Binomial distribution is a special case of Bernoulli distribution where the number of trial is up to n times instead of two times ( probability of success “p” and probability of failure “q”).
Binomial distribution was discovered by James Bernoulli (1654-1705) in the year 1700 qnd was first published posthumously in 1713, eight years after his death. Let a random experiment be performed repeatedly, each repitition being called a trial and let the occurrence of an event in a trial be called a success and its non-occurrence a failure. Consider a set of n (finite) independent Bernoulli trials in which the probability ‘p’ of success in any trial is constant for each trial, then q=1-p, is the probability of failure in any trial.
Here , n = total number of observation
r = number of trial
p = probability of success
q = probability of failure
So the probability distribution of X is called the binomial distribution. This is a discrete probability distribution.
- Fixed number of trials, n, which means that the experiment is repeated a specific number of times.
- The n trials are independent, which means that what happens on one trial does not influence the outcomes of other trials.
- There are only two outcomes, which are called a success and a failure.
- The probability of a success doesn’t change from trial to trial, where p = probability of success and q = probability of failure, q = 1 – p .
The mean of the binomial distribution is the expectation of X which is as following,
Mean(X)= µ = E(X) = np
The variance of the binomial distribution is ,
Variance(X)=σ2 = V (X) = np(1 − p) .
Application of binomial distribution
In practical life we use binomial distribution when want to know the occurrence of an event. For example-
- Manufacturing company uses binomial distribution to detect the defective goods or items.
- In clinical trail binomial trial is used to detect the effectiveness of the drug.
- Moreover binomial trail is used in various field such as market research.
Shape of Binomial Distribution
Real Life examples of Binomial Distribution
There are many, many excellent examples —
- We can see from baby that born, there are two options between boy or girl and binomial distribution was used to predict that baby is girl or boy.
- I thought of involves the traffic light at the intersection of my street with the main road. I pass by there every morning. Sometimes the light is green, and I make it through; sometimes it’s red, and I don’t. The number of times I make the light each month is probably a decent binomial distribution.
- In a manufacturing context, the number of faulty items in a batch of products might follow a binomial distribution, if the probability of failures is constant. In practice, this probably isn’t true, because of the chance that an equipment failure generates clusters of failures. I vaguely remember doing a project about 45 years ago on failures of welds, where the number of failures in a particular product was in practice very close to the expected binomial distribution, with something like n=40 and p=0.01 (roughly 67% 0 fails, 27% 1 fail, 6% more than 1).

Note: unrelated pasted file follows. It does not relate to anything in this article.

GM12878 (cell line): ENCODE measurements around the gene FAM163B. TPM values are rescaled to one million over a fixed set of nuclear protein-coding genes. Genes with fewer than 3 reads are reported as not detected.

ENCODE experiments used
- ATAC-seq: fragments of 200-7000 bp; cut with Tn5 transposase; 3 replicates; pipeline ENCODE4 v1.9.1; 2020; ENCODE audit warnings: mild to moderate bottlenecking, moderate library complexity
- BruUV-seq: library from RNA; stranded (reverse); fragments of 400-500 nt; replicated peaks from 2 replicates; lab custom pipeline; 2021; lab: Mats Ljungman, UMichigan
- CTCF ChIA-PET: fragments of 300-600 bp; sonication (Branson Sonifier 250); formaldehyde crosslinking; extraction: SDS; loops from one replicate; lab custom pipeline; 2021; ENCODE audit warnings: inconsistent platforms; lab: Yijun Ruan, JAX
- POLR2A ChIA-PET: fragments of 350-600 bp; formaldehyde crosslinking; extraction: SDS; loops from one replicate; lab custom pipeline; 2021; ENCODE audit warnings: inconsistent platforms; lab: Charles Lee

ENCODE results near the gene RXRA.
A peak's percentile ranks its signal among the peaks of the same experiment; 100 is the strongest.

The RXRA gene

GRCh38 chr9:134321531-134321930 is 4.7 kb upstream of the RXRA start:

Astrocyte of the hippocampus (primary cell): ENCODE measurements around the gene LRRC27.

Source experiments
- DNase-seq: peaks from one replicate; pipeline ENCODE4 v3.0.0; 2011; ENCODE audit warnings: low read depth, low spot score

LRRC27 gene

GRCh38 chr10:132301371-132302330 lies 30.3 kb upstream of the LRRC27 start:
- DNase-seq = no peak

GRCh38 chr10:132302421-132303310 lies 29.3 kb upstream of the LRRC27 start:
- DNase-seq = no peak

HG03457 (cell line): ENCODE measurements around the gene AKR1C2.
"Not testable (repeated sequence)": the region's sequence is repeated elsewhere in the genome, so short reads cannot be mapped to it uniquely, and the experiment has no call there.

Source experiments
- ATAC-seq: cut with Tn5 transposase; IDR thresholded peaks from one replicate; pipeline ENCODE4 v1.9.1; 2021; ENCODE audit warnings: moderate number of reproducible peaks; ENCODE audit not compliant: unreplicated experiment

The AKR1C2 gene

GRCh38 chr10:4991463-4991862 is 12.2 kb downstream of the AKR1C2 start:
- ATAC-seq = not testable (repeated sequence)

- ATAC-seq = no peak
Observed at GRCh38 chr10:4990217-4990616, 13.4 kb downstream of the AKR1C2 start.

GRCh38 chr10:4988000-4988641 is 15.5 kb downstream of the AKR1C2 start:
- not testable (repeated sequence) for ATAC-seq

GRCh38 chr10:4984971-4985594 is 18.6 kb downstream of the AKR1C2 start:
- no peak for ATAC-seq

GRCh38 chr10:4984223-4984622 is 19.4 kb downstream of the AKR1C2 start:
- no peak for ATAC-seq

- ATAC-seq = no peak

- A chart of height for adult males in any given country, or adult females in any given country, will follow a binomial distribution (the famous “bell curve”) beautifully, in which the curve is very high around the average and then tapers off in either direction. Exactly as the binomial distribution predicts, there will be a few “outliers”… people exceptionally above or below average, but their numbers will be extremely small, approaching zero as you get farther away from the average.
- A chart of IQ for people of any given age will also tend to have a binomial distribution… again, showing the famous “bell curve,” which bulges around the middle. Although charting is a different phenomenon, it will tend to have the same mathematical properties as height charts.
Here’s a binomial distribution you can produce yourself… but you can do it a thousand times faster by writing a computer program that generates random numbers.
Flip a coin 100 times per session. Record the number of heads. This number should be close to 50 per session, but it won’t always be 50 exactly. Typically, most sessions will produce results fairly close to 50… let’s say from 40 to 60.
Now, greater divergence from 50 is possible (such as 65 or 35) and will in fact occur, given enough repeated sessions. But the farther you get away from 50, the rarer such results become.
So if you do many of these sessions and chart the results, you will again see the famous “bell-curve”… bulging around the average value (in this case, 50) and then tapering off as you get farther and farther away from the average.
This shape of curve is exactly what the Binomial Theorem predicts and you can see that by looking at the numbers for a row of Pascal’s Triangle, especially rows that are at least five or six down from the top.